Fred Wesley, "House Party (Full Length Version)"
Dinosaur L, "#5 (Go Bang!)"
Steve Miller Band, "Macho City"
David Mancuso presents The Loft - Volume Two Disc Two
Death hangs over 2016 unlike any year I can remember. Alan Vega, Tony Conrad, Prince, Pauline Oliveros, Pulse night club, Ghost Ship, Leonard Cohen, David Mancuso. It's perhaps fitting in a year filled with such dark political rumblings that death would take center stage. I wish I had the perfect words to pay honor to all of these lives, the perfect words to make sense of this nightmare of a year. I don't. In fact, as you can tell by the lack of posts, I am struggling to say much these days. Luckily, this is a blog dedicated to music, which gives me a natural counter to silence. All of the names above, through the music they made, shared, spun and housed, offer examples of music's power, its ability to bring us to together, as sounds to break the silence of apathy and hopelessness.
I think a lot about David Mancuso these days, as his story connects to my own interests on so many levels. Disco, urban history, politics, acoustics, nature, sound, technology—all of these concepts emerge in his biography. I can't really add much to what far more knowledgeable and interesting writers have already said, but I can share this second volume of David Mancuso presents The Loft compilation, as it offers vivid reminders of those sounds that break the silence of apathy and hopelessness. Like its predecessor, this 2CD / 4LP set was compiled by Mancuso and his friend and associate Colleen 'Cosmo' Murphy in an attempt to give listeners a sonic sense of a night in The Loft. This means a disc for the early set and one for the late night into early morning. I wanted to re-thematize the two discs through the music samples above, highlighting the two aspects of the music that reinforce our vision of The Loft as a utopian space and provide an outline for future Lofts—joy and experiment.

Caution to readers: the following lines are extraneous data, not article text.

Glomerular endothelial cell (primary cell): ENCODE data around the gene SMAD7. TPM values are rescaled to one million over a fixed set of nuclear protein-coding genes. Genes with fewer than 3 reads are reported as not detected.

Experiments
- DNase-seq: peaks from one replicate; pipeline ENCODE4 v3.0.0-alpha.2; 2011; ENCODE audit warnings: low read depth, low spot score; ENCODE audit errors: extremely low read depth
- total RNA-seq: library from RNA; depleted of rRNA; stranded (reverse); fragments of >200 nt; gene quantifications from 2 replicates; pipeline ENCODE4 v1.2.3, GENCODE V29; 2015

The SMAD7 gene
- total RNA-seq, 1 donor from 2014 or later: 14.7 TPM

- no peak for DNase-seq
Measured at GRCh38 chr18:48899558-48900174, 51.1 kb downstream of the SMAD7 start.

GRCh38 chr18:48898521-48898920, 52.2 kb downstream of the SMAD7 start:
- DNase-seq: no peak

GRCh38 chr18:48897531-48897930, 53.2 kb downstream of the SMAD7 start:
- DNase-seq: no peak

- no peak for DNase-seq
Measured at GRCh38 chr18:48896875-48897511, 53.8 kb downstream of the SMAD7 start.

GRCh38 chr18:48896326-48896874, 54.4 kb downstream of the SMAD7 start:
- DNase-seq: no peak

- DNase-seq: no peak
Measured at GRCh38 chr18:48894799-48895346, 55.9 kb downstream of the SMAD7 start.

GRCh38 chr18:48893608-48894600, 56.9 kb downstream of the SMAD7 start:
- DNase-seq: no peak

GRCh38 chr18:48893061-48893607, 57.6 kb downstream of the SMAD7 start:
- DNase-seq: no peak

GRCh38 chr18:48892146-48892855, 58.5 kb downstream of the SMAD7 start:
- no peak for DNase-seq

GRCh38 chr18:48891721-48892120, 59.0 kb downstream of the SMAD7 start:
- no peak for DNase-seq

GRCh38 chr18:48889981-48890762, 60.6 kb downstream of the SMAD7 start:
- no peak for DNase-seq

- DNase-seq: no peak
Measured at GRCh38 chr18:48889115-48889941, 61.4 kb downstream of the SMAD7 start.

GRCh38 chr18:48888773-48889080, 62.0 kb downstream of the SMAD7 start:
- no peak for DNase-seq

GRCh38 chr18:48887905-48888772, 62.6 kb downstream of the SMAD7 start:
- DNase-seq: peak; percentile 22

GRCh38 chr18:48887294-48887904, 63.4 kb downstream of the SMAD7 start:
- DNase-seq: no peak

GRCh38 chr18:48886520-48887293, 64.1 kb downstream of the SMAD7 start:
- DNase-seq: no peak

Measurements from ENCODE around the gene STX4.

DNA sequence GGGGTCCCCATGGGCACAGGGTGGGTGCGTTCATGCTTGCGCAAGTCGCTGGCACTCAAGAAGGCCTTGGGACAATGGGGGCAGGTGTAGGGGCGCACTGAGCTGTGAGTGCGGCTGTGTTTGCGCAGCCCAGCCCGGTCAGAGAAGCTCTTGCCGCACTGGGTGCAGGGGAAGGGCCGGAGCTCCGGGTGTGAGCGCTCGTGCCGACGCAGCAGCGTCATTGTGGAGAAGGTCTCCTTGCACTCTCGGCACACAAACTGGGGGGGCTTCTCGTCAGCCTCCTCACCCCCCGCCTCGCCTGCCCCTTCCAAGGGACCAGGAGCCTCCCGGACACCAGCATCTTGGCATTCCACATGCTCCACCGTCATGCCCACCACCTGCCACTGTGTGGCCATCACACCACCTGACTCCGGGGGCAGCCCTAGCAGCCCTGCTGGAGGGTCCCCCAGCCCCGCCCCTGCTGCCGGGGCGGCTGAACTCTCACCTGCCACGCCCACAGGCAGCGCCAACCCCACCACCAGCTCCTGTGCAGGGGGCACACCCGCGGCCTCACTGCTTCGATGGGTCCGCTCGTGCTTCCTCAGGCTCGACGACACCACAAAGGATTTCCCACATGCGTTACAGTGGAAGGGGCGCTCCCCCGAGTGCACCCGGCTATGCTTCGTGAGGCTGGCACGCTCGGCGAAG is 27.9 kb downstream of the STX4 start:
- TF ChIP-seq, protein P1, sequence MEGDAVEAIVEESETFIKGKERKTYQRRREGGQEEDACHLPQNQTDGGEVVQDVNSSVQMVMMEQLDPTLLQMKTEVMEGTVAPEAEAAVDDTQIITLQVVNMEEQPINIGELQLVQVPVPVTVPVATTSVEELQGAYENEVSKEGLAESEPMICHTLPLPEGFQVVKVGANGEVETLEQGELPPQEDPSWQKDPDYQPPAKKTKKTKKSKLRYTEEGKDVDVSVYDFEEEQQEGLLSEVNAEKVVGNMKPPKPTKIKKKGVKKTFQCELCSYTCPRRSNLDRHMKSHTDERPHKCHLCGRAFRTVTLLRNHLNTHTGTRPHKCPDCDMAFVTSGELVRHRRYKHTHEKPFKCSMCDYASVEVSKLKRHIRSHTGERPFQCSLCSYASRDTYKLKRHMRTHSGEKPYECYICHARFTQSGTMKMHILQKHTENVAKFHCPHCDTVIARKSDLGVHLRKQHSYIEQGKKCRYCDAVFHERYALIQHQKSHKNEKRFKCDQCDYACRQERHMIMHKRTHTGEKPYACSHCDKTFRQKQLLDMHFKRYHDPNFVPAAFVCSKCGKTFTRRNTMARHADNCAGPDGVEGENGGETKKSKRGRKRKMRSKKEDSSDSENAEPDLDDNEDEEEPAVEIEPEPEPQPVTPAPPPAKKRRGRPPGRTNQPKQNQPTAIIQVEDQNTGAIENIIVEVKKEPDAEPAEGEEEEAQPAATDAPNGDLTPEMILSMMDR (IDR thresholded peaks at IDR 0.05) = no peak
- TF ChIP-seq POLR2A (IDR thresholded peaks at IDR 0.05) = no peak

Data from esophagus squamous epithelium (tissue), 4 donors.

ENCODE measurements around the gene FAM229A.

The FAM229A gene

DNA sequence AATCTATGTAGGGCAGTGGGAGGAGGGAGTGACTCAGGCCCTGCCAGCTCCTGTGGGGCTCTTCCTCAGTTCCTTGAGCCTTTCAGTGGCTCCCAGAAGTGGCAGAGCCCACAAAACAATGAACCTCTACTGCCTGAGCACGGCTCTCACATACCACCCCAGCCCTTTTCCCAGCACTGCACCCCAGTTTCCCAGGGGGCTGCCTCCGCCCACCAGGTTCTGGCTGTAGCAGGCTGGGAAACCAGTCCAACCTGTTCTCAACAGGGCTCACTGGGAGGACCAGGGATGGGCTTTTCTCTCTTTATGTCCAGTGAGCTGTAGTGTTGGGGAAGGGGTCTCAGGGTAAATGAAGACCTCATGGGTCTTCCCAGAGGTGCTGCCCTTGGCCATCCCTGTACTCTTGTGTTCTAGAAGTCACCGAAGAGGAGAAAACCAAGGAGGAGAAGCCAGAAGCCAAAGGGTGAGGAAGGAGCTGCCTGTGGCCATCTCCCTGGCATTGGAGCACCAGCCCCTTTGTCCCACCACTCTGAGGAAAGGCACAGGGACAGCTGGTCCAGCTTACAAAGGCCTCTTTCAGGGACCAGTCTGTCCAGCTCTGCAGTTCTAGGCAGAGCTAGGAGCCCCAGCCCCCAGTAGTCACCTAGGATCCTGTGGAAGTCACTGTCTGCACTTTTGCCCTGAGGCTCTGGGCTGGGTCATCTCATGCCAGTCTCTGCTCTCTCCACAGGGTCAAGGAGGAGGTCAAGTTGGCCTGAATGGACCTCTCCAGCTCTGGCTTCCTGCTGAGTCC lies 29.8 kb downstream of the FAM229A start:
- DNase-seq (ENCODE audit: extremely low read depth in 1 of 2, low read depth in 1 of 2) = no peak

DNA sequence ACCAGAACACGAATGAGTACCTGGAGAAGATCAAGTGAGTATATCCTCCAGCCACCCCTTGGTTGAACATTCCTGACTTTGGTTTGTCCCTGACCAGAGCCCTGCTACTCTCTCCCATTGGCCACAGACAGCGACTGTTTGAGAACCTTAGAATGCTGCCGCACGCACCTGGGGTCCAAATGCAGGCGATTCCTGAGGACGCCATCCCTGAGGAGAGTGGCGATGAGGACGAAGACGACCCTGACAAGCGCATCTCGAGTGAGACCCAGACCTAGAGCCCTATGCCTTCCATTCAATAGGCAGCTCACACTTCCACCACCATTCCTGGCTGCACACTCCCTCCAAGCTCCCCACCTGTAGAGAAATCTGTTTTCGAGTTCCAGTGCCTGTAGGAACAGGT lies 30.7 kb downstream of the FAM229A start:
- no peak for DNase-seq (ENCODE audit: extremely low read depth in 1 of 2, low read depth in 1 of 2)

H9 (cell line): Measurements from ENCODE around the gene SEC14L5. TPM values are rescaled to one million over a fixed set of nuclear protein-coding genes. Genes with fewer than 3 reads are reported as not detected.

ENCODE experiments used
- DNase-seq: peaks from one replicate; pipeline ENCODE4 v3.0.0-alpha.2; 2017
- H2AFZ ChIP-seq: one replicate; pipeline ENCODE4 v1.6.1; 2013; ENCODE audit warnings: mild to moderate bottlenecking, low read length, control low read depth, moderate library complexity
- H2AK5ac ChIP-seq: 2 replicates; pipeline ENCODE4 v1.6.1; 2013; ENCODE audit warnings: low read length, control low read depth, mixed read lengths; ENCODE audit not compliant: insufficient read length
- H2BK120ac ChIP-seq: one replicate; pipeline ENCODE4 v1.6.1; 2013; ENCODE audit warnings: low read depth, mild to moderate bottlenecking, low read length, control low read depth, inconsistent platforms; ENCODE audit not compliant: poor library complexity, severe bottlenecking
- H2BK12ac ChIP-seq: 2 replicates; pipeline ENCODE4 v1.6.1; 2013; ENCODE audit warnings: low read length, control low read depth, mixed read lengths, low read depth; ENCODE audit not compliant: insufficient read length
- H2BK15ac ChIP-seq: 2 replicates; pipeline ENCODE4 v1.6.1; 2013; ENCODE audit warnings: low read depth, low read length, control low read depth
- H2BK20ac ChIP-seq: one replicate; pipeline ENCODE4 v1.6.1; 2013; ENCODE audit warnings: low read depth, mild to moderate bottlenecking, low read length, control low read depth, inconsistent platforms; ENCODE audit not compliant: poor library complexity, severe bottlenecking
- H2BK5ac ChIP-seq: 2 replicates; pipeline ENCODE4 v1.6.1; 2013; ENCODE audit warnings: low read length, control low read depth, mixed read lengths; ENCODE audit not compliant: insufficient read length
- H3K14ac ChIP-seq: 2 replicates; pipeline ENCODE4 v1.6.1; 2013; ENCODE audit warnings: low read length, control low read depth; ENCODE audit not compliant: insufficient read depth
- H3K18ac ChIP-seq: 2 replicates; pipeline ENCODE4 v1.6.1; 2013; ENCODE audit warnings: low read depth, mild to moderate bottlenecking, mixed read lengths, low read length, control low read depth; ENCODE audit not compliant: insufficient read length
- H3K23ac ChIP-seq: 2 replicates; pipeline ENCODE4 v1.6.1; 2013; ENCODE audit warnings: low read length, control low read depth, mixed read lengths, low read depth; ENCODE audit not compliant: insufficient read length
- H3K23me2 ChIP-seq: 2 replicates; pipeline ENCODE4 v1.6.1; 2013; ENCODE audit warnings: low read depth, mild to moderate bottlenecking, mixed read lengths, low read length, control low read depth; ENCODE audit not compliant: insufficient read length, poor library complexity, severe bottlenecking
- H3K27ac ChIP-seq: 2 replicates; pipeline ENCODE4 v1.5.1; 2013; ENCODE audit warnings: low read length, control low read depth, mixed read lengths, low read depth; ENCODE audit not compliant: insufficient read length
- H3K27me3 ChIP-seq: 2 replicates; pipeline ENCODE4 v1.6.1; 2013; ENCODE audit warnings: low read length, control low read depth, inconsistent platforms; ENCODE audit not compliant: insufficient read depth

Disc 1 centers on joy for me, as its highlights are great examples of the disco sound that evokes images of packed dancefloors and ecstatic dancers. Give a listen to Fred Wesley's "House Party" and tell me that you are not overcome with the desire to get up and dance, hang with friends and strangers, live and love. This one, off of Wesley's 1980 self-titled album, is a reminder of the fine line that separates Motown, soul, funk and disco. Wesley blurs it in fact, as he was a member of James Brown's early line-ups, George Clinton's Funkadelic & Parliament, and Bootsy Collins' Rubber Band, playing trombone on some of the funkiest horn sections that have ever existed. This track was a disco favorite; its rubbery bass, bright horns, infectious vocals and filthy groove were perfect for those dancefloors and dancers. I don't know how else to explain this, but it elicits the same feeling I get when I see a french bulldog in real life—pure joy, a guaranteed smile on my face. The second selection, Demis Roussos' "L.O.V.E. Got A Hold On Me," is an example of that classic disco sound, which is another way of saying pure joy; synths, strings and soaring vocals come together to create a 10-minute paean to love that reminds you of just how damn good the disco template was. Roussos is not a household name (or at least he isn't in my household), but the Greek singer was in a prog band with Vangelis in the early 1970s before becoming a Europop star later that decade. Sproingy bass and consistent beat keep the gorgeous vocals, violin, clarinet, and electric piano from soaring off into the heavens. Fantastic.